As Accelerated opens, Sean Benning is suffering through a parent social for the exclusive Manhattan private school his eight-year-old son Toby attends (Toby's tuition is paid by his in-laws). Sean's wife left him four months ago and has barely been heard from since; as a newly single parent, he is picking up numerous tasks related to The Bradley School that his wife previously fulfilled. And he's not enjoying it . . . despite the blow-job he receives in the bathroom at the social. The depiction of the school milieu makes the reader believe Accelerated is a satire of life among the New York elite.
But soon, author Hruska makes a sharp turn toward the serious. The school is pressuring Sean to put Toby on ADD medication--and Sean eventually capitulates. Then Toby collapses in gym class and Sean sets out on a mission--aided by Toby's attractive new teacher with whom Sean conveniently starts a romance--to prove that the school is endangering students by using a variety of nefarious tactics to force their parents to medicate their children. A meeting with a concerned psychiatrist provides the vehicle for a long explanation of the history of ADD/ADHD drugs and their dangers. Powerful alums of Bradley make life difficult for Sean, but he and his new love eventually triumph.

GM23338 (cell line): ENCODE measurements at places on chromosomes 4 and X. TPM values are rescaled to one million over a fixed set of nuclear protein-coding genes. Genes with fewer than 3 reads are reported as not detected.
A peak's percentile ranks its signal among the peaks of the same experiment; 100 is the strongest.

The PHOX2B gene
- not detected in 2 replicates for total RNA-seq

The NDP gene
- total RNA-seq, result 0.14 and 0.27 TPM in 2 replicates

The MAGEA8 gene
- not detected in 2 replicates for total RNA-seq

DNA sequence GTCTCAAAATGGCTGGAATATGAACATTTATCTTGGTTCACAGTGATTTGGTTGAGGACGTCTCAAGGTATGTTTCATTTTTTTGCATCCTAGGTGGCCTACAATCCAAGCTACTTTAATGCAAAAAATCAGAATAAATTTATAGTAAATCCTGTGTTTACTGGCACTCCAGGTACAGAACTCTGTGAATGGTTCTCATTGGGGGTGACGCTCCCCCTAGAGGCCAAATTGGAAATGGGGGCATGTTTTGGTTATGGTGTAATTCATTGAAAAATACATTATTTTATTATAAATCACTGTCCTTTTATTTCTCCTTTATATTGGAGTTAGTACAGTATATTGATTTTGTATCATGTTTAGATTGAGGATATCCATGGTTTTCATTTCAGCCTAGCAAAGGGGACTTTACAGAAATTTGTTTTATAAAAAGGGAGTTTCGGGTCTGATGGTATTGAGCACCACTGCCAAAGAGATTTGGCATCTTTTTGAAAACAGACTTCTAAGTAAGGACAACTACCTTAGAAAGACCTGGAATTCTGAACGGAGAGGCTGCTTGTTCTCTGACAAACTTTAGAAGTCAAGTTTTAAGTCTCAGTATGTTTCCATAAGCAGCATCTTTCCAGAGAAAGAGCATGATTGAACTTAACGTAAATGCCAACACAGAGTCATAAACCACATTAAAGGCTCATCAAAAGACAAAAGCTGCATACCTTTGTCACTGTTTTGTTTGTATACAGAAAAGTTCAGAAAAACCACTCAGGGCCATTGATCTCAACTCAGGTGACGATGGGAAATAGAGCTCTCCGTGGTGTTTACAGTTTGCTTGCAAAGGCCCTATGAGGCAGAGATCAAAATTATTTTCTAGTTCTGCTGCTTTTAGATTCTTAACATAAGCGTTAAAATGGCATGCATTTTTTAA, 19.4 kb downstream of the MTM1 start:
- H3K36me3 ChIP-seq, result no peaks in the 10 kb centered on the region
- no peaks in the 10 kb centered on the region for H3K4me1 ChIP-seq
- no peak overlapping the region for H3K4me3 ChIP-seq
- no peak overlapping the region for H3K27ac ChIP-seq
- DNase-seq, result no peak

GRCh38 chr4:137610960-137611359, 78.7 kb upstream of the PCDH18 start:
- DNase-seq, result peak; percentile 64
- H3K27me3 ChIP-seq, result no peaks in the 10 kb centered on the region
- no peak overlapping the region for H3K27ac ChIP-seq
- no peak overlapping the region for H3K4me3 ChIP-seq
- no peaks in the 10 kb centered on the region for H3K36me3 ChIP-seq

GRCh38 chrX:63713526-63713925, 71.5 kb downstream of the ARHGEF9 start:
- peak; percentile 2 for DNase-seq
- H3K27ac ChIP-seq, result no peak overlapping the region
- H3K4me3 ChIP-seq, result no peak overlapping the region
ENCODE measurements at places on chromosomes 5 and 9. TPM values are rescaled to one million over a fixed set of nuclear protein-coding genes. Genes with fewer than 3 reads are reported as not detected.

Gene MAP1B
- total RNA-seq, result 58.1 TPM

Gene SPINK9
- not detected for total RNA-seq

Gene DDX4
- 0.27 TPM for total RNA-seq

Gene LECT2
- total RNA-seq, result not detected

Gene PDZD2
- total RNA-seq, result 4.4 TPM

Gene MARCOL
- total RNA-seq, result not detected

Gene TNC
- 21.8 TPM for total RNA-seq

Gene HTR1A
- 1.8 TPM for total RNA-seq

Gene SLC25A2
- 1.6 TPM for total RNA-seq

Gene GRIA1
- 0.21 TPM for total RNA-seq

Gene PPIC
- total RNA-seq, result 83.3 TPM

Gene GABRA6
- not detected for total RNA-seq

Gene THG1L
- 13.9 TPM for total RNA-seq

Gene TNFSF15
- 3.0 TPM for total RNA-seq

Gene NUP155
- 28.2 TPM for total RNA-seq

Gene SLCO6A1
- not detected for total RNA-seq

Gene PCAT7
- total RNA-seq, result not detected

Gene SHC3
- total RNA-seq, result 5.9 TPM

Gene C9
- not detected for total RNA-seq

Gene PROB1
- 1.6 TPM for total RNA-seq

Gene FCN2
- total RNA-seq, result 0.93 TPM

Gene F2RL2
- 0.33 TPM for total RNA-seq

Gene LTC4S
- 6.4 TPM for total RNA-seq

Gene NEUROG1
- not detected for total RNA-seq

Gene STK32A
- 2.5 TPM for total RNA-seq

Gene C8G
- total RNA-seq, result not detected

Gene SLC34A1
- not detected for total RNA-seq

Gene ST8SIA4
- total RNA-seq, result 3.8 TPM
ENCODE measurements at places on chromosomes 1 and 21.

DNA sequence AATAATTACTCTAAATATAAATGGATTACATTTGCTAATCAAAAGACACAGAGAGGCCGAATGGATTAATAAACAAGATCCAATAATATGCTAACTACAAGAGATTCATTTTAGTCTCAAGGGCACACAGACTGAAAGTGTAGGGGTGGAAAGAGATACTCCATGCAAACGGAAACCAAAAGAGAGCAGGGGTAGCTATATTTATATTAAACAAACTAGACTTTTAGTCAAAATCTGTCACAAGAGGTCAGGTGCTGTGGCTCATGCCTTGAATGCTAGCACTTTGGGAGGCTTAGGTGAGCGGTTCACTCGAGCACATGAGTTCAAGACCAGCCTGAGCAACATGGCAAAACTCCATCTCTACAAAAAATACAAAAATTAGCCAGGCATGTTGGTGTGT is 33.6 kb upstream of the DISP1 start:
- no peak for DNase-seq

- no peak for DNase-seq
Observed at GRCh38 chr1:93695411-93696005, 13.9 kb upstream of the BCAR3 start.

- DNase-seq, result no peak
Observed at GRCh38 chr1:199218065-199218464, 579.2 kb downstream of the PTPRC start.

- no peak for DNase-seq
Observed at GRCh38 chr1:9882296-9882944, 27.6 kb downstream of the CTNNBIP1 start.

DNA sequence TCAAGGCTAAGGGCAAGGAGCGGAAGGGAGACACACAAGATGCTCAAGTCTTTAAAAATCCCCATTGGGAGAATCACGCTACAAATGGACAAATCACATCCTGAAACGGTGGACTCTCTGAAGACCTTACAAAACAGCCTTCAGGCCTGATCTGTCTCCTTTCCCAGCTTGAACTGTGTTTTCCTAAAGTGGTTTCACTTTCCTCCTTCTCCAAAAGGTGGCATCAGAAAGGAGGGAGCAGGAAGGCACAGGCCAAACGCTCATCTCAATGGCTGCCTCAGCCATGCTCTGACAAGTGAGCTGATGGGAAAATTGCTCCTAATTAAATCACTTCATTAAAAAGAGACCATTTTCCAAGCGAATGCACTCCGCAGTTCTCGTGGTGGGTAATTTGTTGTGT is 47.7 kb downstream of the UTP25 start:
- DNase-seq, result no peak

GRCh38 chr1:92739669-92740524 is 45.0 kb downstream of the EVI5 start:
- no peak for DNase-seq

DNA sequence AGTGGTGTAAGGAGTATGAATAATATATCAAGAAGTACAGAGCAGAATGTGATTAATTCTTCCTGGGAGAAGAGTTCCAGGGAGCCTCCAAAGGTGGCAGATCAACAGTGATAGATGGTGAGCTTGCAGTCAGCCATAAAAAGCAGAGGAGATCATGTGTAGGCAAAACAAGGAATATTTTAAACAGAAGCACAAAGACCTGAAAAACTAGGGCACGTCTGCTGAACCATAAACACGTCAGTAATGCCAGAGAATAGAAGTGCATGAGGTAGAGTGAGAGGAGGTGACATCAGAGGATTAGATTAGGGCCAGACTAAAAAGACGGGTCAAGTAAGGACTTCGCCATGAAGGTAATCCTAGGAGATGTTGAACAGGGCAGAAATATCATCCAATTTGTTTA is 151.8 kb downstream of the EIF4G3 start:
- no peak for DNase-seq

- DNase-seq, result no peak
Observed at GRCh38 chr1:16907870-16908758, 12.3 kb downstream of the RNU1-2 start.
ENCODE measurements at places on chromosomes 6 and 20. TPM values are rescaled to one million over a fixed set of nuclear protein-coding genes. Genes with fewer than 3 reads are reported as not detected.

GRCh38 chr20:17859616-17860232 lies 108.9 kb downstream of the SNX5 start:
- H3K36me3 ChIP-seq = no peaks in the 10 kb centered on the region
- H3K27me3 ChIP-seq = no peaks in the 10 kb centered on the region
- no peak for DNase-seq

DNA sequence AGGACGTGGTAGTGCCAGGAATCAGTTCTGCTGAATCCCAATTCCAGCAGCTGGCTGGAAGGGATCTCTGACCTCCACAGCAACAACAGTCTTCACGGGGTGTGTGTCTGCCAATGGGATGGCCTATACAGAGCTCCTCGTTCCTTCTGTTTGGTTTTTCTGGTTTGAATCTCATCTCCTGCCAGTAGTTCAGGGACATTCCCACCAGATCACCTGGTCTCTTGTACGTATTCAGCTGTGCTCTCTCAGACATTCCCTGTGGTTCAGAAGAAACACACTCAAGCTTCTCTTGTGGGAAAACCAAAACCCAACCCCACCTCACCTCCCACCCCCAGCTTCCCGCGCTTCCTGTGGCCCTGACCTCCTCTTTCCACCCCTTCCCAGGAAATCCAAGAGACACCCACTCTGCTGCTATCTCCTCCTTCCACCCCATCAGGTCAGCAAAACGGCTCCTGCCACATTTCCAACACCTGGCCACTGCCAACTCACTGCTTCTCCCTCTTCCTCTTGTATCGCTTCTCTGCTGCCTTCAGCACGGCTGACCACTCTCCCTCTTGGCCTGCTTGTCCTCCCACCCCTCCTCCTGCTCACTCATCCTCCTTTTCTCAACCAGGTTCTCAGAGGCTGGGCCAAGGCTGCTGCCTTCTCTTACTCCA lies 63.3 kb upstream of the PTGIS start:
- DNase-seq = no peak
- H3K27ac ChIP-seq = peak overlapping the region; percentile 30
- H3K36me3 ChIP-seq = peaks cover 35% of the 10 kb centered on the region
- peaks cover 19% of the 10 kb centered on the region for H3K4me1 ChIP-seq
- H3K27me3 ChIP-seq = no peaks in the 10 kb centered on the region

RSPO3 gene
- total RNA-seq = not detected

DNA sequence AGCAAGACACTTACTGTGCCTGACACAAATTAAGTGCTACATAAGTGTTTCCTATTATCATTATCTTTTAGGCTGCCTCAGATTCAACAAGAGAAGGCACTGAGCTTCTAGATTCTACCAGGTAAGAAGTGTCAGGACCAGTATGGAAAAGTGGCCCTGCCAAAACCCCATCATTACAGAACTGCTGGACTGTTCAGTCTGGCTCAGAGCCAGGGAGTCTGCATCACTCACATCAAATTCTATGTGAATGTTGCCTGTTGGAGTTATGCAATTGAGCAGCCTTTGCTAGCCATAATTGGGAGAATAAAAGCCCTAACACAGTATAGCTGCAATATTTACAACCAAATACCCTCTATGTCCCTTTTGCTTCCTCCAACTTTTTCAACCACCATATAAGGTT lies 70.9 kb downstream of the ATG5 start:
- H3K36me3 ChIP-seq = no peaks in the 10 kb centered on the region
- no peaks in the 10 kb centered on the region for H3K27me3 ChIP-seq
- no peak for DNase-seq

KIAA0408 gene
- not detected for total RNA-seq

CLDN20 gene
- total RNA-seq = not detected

Hruska is well-intentioned, but the book didn't work for me once it turned serious--everything about the Bradley plot is rather obvious, and Sean's sexual exploits and mad runs around Manhattan (he seems to take off running whenever he gets upset or worried) are tedious. Readers who are vitally interested in the subject of ADD/ADHD drugs may appreciate Accelerated, but I did not.
Favorite passage: None